Of all the factors which determine the length of a piece of copy, the desire to communicate clearly – to say everything which needs to be said – should be at the top of the list. So why is it so often at the bottom?
Because fear sets the word count
Sometimes there are real limits on length, when a few extra words means adding four pages to a printed document. Other times, the client gives the designer’s ego free rein and the copy suffers the consequences.
But what about when there are no physical constraints? That’s when the fear sets in. Here’s the thought process:
Everyone who might read this is super-busy. If the copy looks long, it’ll put them off. But if it’s short there’s more chance they’ll read it, so let’s keep it down to 200 words. Or 150. No, make it 100…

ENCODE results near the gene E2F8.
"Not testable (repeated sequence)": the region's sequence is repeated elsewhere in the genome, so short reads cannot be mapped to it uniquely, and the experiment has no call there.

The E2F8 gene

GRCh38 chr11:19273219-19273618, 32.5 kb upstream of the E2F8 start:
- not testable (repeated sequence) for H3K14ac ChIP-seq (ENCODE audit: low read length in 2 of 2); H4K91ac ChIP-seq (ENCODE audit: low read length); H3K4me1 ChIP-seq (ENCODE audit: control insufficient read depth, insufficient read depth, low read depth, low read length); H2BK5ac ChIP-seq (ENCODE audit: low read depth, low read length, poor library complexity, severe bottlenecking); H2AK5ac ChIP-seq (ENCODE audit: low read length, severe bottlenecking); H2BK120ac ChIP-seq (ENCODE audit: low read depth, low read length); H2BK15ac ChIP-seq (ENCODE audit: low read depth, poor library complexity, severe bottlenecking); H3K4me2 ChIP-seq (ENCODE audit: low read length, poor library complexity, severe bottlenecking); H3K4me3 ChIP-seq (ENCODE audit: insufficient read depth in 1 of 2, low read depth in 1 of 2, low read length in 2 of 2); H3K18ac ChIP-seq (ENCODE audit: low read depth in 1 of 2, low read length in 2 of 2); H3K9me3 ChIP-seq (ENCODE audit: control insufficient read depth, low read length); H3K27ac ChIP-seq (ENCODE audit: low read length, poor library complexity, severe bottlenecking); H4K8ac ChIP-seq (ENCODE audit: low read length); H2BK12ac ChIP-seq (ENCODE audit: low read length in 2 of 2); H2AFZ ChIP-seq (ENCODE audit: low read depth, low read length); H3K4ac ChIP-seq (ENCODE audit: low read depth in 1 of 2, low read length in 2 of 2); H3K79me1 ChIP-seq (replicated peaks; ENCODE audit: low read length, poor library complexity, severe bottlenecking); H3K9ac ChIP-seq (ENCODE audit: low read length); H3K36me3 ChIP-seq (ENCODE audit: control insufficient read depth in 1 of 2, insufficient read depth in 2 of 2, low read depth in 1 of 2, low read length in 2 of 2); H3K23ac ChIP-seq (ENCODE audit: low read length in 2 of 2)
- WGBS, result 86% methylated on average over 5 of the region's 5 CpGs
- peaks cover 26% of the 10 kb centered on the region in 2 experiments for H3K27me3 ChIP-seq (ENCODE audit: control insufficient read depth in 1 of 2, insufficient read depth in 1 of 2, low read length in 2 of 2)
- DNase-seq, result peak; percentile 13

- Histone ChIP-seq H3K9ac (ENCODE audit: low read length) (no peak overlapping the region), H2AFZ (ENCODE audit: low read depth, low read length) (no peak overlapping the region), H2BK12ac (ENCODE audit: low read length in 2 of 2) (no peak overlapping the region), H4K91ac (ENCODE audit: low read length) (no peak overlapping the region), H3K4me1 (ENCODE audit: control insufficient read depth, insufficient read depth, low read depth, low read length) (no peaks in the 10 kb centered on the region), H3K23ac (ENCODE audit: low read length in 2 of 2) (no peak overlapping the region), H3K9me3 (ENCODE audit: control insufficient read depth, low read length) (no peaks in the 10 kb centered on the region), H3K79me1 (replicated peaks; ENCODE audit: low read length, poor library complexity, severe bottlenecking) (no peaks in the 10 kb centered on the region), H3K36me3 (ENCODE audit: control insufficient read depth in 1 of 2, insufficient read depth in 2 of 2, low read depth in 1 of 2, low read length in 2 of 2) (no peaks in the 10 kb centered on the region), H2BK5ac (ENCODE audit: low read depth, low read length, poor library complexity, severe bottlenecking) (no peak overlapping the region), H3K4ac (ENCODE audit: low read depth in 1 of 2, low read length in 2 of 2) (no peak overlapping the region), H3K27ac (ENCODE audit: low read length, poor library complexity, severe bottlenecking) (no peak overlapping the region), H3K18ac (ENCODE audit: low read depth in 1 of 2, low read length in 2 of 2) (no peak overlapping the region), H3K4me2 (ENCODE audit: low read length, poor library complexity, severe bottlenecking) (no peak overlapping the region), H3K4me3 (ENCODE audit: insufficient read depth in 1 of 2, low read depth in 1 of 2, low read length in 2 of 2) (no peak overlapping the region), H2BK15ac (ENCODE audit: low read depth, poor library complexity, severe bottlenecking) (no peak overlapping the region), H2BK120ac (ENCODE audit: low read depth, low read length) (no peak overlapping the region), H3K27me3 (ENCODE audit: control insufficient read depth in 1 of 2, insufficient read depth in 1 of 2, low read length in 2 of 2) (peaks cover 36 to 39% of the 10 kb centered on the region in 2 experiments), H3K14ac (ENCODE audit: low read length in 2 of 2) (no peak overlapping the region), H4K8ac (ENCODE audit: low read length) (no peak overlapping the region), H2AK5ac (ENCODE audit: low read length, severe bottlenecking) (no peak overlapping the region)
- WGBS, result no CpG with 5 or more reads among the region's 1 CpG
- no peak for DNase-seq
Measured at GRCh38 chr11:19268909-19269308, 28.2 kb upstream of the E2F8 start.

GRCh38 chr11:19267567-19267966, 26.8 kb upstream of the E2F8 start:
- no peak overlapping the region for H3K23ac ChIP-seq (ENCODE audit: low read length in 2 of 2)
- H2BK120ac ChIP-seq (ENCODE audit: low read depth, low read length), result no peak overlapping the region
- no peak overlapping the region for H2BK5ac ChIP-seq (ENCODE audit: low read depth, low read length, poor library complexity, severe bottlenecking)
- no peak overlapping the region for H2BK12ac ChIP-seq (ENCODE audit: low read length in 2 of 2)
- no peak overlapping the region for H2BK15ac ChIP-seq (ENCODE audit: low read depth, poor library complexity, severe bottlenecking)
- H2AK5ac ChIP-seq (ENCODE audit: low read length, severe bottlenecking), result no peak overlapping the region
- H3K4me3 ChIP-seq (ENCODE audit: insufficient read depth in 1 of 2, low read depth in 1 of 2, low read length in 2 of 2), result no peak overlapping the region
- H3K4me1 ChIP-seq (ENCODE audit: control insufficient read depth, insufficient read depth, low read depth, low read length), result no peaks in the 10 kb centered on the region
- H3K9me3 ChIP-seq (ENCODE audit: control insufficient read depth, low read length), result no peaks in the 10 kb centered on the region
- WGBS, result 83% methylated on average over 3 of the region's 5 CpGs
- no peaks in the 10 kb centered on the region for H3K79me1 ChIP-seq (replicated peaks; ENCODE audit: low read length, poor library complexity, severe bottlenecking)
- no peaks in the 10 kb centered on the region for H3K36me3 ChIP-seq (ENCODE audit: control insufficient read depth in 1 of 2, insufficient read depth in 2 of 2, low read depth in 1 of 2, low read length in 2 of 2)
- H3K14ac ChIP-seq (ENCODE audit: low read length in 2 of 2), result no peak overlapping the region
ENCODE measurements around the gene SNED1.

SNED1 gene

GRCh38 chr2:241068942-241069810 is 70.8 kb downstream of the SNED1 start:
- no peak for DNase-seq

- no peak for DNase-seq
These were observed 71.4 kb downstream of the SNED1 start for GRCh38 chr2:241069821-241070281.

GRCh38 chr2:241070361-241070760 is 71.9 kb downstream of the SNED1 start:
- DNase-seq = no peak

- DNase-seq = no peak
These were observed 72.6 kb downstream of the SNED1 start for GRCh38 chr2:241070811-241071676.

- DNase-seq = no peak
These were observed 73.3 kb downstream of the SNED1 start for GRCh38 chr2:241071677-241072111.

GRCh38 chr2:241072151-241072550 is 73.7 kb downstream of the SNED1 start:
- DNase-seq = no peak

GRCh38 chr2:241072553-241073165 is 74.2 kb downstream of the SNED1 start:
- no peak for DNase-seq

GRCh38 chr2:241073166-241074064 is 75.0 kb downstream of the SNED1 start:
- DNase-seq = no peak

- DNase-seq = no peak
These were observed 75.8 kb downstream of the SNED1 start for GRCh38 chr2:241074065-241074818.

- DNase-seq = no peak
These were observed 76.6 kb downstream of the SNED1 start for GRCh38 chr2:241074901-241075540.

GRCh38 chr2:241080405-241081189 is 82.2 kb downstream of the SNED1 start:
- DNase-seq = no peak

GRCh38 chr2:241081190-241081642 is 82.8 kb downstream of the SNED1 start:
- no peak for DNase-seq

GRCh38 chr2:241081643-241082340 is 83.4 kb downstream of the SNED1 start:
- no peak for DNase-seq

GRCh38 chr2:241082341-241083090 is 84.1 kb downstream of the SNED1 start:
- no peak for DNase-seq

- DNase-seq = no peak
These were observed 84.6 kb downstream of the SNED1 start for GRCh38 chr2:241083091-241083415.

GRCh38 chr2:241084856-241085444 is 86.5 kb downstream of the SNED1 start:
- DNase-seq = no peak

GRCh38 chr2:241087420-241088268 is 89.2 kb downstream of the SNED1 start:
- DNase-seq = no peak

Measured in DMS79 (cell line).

That’s how fear sets the word count, even though 250 or 300 words might be what’s needed to get all the client’s messages across. The result – no matter how tight the writing – is copy that’s neutered, with vital pieces chopped off.
People only read if they’re interested
Here’s the flaw in the fear-driven thinking: people only read if they’re interested. You can make your copy as short as you like, but if the subject doesn’t grab them they won’t get past the first paragraph, let alone reach the end.
The flipside is that if your reader is interested, they want more, not less. That’s why the News of the World devoted 2,600 words to Wayne Rooney’s private life – because their readers wanted every detail.
Give your messages the space they need
The interested readers are the audience you should be targeting. They want enough information to judge what you’re saying, to know whether they want to work with you or invest in your company or believe you’re a paragon of corporate responsibility.
So don’t give in to the fear. Know when to use long copy. Write as succinctly as you can but make sure you give your messages the space they need. If you don’t, you’re letting your real audience down. And yourself.